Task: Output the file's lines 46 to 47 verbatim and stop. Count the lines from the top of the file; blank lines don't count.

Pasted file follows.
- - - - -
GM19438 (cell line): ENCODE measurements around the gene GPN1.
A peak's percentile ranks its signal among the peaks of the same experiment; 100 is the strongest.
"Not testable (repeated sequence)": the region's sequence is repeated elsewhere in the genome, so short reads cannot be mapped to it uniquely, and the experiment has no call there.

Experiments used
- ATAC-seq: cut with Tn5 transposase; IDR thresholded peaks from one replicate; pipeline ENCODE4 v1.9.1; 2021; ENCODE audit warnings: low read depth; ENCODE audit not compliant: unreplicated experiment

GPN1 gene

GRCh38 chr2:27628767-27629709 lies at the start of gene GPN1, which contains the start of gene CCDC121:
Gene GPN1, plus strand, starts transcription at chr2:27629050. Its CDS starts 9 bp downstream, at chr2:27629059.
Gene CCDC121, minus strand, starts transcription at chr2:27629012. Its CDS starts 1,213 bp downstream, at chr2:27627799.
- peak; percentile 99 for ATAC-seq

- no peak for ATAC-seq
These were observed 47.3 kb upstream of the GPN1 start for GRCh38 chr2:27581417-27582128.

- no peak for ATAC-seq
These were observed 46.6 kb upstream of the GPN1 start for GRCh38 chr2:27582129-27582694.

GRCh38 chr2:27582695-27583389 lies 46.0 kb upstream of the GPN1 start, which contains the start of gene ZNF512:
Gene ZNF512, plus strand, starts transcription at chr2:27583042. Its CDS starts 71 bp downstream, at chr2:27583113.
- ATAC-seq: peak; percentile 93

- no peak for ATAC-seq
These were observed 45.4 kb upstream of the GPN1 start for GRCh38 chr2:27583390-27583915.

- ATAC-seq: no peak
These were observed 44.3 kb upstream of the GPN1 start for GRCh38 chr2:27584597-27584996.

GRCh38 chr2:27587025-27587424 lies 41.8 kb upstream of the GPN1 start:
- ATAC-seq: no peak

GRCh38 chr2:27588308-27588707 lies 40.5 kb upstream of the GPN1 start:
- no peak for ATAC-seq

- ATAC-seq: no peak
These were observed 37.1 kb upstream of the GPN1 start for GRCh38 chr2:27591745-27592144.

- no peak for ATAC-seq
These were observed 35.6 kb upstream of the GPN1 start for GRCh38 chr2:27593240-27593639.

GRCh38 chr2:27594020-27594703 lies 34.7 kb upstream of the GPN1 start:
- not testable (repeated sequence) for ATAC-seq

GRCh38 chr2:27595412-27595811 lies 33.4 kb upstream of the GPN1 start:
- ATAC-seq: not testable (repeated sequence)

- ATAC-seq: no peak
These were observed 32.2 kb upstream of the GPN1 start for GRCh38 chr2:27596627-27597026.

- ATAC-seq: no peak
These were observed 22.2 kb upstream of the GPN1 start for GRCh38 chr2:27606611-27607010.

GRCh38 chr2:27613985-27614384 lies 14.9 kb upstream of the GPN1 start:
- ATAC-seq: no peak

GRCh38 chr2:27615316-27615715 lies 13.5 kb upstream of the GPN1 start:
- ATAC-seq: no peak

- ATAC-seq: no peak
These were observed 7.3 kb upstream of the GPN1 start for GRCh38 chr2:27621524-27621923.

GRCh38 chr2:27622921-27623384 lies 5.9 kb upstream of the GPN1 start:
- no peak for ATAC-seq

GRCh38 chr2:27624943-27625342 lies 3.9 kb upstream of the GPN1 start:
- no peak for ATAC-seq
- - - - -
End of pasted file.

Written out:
GRCh38 chr2:27624943-27625342 lies 3.9 kb upstream of the GPN1 start:
- no peak for ATAC-seq